BALTIMORE (WJZ) — New fallout tonight, as the FAA is proposing the second largest fine in history against Southwest Airlines. The government says the airline did not follow regulations when repairing planes.
Mike Hellgren has more.
The FAA believes there wasn’t an immediate danger, but according to their guidelines, some of those planes should never have been in the air—yet they carried people on more than 30,000 flights.
The FAA is sending a message to Southwest with its proposed $12 million fine, saying the airline knew some of its 737 jetliners were not in compliance with FAA airworthiness standards but flew them anyway.
The problem involves maintenance to the planes’ aluminium skins. The FAA says a contractor did work that could have allowed gaps and corrosion, putting new sealant on the outer panels but failing to install fasteners quickly enough for that sealant to be effective.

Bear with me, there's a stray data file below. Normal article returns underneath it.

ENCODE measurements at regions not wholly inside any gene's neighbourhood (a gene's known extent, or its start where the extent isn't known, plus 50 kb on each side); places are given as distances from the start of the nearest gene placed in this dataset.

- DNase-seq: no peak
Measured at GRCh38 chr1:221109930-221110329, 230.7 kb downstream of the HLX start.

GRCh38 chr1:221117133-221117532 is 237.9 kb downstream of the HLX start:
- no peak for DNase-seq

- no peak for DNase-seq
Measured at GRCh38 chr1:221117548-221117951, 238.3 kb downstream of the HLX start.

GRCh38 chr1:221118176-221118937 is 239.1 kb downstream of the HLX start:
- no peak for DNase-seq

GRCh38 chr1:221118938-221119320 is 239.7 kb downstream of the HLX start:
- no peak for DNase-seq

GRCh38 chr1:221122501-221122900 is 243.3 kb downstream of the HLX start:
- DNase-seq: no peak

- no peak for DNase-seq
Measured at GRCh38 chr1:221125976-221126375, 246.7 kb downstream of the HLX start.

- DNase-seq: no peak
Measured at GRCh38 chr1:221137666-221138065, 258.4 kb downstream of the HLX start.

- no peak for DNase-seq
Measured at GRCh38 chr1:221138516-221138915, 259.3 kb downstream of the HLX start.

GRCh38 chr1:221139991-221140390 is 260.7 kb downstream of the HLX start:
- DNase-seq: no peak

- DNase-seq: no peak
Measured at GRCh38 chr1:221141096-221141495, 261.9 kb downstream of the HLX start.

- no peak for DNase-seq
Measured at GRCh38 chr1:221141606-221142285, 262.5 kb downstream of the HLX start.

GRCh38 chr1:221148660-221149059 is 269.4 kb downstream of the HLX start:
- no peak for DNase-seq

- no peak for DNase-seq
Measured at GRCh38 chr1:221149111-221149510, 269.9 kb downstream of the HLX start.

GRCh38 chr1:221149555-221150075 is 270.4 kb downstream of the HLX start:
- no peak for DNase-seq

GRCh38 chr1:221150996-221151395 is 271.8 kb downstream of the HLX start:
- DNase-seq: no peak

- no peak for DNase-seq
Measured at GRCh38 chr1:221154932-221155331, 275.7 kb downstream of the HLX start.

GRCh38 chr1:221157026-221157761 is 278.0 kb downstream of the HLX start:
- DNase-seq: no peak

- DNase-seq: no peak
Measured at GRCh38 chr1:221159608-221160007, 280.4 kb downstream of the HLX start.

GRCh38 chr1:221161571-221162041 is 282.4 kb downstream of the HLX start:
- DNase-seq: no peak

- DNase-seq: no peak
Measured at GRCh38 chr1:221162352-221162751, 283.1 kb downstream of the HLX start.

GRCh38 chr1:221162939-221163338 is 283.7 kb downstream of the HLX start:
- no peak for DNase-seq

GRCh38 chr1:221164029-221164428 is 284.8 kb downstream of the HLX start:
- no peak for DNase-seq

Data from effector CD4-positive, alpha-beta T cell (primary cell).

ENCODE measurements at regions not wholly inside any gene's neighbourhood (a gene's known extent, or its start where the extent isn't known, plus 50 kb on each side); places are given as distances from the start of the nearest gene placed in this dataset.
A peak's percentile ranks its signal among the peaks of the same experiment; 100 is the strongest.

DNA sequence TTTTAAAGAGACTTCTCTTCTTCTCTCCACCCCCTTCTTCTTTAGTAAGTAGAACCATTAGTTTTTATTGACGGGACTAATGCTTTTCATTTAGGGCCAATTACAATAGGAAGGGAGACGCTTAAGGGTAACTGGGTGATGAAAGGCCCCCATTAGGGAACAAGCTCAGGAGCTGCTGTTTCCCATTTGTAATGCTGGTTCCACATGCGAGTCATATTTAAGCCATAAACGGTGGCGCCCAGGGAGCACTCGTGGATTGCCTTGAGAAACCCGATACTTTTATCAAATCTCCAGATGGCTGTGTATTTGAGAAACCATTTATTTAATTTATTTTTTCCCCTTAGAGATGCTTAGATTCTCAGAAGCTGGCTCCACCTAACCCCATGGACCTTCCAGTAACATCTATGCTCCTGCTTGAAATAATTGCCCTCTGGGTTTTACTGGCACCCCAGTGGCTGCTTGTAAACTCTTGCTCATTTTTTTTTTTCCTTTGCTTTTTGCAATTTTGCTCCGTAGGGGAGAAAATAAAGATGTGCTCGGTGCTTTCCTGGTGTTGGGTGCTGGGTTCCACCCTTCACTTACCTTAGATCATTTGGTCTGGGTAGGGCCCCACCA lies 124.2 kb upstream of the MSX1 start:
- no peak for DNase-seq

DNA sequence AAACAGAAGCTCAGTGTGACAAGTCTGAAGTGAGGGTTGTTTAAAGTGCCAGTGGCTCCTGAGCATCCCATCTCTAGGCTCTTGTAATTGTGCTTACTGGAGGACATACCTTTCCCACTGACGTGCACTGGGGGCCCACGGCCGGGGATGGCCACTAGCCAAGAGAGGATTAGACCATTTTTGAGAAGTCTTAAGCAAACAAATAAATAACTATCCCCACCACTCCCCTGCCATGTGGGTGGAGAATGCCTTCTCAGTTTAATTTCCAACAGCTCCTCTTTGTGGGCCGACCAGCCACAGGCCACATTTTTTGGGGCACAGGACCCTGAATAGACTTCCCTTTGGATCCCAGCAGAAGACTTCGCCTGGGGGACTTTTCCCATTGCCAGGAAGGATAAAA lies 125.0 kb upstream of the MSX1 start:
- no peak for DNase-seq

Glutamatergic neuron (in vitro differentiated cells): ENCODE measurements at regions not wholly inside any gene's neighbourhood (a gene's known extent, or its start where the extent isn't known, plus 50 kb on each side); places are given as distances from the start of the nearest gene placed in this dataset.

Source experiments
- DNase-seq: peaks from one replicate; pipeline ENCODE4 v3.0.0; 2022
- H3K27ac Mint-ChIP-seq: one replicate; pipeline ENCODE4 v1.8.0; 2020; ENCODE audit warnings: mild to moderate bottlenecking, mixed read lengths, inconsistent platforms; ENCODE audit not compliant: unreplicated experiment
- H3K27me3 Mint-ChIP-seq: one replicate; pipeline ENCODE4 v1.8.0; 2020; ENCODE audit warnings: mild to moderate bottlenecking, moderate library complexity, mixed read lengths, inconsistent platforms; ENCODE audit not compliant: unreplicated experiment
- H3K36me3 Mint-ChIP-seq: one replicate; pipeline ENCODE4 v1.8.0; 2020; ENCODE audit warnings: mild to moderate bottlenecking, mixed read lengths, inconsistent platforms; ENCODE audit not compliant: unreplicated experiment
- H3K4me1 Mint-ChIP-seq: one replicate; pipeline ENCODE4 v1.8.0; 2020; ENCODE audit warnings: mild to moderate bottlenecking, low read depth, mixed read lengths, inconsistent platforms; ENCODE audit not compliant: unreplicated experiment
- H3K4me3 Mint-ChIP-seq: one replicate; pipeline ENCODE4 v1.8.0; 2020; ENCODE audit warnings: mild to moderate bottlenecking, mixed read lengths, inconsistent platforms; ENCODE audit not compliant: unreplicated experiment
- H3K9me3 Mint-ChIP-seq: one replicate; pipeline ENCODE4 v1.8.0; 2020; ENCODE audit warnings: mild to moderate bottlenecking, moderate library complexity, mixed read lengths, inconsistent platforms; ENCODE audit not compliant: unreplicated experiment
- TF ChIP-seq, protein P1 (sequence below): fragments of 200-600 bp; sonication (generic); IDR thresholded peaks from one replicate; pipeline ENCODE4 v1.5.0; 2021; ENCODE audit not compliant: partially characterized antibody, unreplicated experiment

“They were using an unapproved method to fix these aircraft,” said former FAA Spokesman Scott Brenner.
Southwest’s 737s have been at the center of several incidents in the past five years where holes have opened inside planes—including on a flight inbound for Baltimore in 2009—where the fuselage opened in mid-air. They resulted in emergency inspections and the grounding of some planes.
“There’s a loud bang and the masks drop and it’s really, really windy,” a passenger on that flight said at the time, April 4, 2011.
Southwest said none of the issues the FAA raised involve planes currently in service.
The airline claims it “resolved the repair issues some time ago” and that “safety is paramount.”
“When an airline goes off on its own and tries to do something new, that worries the FAA because that is not a proven method,” Brenner said.
The FAA administrator says he will not hesitate to take action against companies that fail to follow regulations.
Southwest has 30 days to respond to the FAA’s allegations.
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